#Metoo in China: fledgling movement in universities fights censorship

Apr 18, 2018 by

Former classmates of Gao Yan say she was raped by a professor and the assault led to her suicide

Zheng Xi, an anti-sexual harassment campaigner in Hangzhou, Zhejiang province, China.

Lily Kuo – Peking University, China’s top academic institution, admitted this month that 20 years ago a professor had been involved in “inappropriate student-teacher relations” with a female student. Former classmates of that student, Gao Yan, a star pupil studying Chinese literature, say she was raped and that the assault pushed her to commit suicide less than a year later.

The university said in a statement on 6 April that at the time they concluded the professor, Shen Yang, had “handled the situation very imprudently” and he was given an administrative warning and demerit in the summer of 1998, about four months after Gao’s suicide. Shen has denied the allegations by Gao’s classmates, calling them “total nonsense”.

For one student, that wasn’t enough. Deng Yuhao, an undergraduate at Peking University studying maths, posted a statement on WeChat on 7 April calling for students and teachers to pressure the university to release more details of their investigation. His article was viewed or shared more than a million times.

That night a professor called Deng to meet, according to accounts circulated by students on WeChat. More than 10 students accompanied him, waiting outside while he spoke with the professor who told Deng he was being disrespectful of the dead and his actions could cause the situation to get out of hand.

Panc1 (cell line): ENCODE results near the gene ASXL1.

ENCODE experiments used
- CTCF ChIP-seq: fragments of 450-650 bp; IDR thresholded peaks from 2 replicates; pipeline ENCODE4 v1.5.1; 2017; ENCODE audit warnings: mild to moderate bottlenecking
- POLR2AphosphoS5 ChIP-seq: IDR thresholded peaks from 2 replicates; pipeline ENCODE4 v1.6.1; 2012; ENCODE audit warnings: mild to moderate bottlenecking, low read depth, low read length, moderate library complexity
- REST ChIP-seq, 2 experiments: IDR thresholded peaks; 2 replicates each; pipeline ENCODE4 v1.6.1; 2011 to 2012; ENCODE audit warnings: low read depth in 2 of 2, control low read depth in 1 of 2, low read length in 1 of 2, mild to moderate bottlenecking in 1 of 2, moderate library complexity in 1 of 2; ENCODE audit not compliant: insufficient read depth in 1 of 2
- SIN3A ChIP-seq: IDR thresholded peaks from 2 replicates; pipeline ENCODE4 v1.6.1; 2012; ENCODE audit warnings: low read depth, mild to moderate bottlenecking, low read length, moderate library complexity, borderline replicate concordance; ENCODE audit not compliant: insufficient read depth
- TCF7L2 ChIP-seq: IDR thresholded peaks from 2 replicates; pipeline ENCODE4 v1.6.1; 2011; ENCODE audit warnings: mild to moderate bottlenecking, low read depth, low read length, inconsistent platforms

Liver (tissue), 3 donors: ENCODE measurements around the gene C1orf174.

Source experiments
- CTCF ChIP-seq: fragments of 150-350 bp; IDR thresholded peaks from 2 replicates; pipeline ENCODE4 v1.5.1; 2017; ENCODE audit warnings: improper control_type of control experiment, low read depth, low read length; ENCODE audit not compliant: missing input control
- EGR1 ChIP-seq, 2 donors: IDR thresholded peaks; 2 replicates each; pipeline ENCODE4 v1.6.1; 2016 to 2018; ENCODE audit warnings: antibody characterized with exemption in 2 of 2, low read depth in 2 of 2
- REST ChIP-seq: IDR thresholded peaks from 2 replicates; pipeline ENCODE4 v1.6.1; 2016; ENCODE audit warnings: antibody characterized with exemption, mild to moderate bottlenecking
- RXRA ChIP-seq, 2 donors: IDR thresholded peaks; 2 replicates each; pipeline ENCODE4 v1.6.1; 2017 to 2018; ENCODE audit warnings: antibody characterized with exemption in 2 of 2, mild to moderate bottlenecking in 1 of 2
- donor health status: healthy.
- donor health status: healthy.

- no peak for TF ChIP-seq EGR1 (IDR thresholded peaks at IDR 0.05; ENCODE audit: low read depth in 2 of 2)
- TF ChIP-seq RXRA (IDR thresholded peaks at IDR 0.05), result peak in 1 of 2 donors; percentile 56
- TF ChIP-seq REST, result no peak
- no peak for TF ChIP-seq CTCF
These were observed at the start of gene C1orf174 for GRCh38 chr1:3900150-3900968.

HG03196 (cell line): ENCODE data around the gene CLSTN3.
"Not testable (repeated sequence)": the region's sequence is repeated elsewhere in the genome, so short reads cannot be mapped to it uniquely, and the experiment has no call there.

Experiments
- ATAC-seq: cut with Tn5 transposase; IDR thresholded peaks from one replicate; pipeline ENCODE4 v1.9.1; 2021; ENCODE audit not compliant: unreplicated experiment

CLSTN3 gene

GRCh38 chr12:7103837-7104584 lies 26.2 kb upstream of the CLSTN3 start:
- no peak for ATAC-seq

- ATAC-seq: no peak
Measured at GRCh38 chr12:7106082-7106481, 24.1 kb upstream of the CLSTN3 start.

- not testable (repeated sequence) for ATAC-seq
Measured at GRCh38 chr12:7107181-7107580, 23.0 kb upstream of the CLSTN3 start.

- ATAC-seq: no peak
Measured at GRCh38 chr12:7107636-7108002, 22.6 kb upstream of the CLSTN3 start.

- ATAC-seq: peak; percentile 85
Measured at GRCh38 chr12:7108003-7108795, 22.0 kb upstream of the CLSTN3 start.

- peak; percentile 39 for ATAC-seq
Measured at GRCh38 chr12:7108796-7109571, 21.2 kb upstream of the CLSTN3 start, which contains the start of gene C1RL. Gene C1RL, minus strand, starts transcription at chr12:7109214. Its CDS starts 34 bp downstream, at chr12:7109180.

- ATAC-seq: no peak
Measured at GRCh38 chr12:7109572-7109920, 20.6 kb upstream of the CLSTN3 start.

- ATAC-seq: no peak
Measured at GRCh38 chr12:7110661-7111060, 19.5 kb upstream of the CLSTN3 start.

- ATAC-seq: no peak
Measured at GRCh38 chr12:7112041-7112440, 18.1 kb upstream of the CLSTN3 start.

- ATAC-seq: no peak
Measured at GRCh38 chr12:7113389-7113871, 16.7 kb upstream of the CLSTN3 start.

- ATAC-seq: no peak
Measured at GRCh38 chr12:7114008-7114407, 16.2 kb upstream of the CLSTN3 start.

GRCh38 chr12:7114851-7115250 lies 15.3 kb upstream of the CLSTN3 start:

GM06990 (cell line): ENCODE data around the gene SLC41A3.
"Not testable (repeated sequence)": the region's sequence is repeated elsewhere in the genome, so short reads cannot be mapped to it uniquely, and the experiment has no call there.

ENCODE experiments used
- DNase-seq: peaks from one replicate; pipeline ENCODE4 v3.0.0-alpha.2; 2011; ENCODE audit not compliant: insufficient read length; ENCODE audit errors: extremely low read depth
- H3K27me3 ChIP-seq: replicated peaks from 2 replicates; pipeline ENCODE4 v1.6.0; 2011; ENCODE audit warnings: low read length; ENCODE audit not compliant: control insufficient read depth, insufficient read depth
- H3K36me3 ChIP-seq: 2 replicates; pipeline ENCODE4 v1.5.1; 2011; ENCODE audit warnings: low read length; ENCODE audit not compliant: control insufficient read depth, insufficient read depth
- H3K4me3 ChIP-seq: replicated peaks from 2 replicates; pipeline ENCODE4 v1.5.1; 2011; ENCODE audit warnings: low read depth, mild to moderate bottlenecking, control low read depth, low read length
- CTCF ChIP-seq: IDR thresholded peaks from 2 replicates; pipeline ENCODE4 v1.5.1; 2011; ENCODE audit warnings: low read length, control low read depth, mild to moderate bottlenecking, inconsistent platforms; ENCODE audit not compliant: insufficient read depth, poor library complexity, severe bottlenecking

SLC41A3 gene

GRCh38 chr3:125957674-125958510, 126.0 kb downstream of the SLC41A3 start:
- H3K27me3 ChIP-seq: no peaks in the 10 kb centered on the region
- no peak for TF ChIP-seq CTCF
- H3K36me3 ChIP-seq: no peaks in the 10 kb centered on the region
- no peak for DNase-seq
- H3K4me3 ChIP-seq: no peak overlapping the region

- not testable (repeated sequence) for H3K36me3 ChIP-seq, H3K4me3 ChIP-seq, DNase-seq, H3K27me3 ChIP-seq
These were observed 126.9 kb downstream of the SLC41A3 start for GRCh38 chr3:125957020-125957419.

The next day, Deng’s online statement and all reports mentioning him were scrubbed from the internet. But the story had already spread, inspiring other students and activists.

“There are many different roles in this movement… The most important is the students. They have a strong motivation to do something,” said Li Maizi, a Chinese activist working on gender quality, who was one of five women detained in 2015 for campaigning against sexual harassment. “They are very united. The young people are powerful at this moment,” she said.

From the outside, China’s “MeToo” movement is a fledgling one. In January, when a former PhD student at Beijing’s Beihang University accused her ex-adviser of attempting to rape her 12 years ago, the phrases woyeshi, MeToo and “anti-sexual harassment” trended online briefly before they were censored. “Rice bunny”, a homonym for MeToo has also been censored.

Source: #Metoo in China: fledgling movement in universities fights censorship | World news | The Guardian

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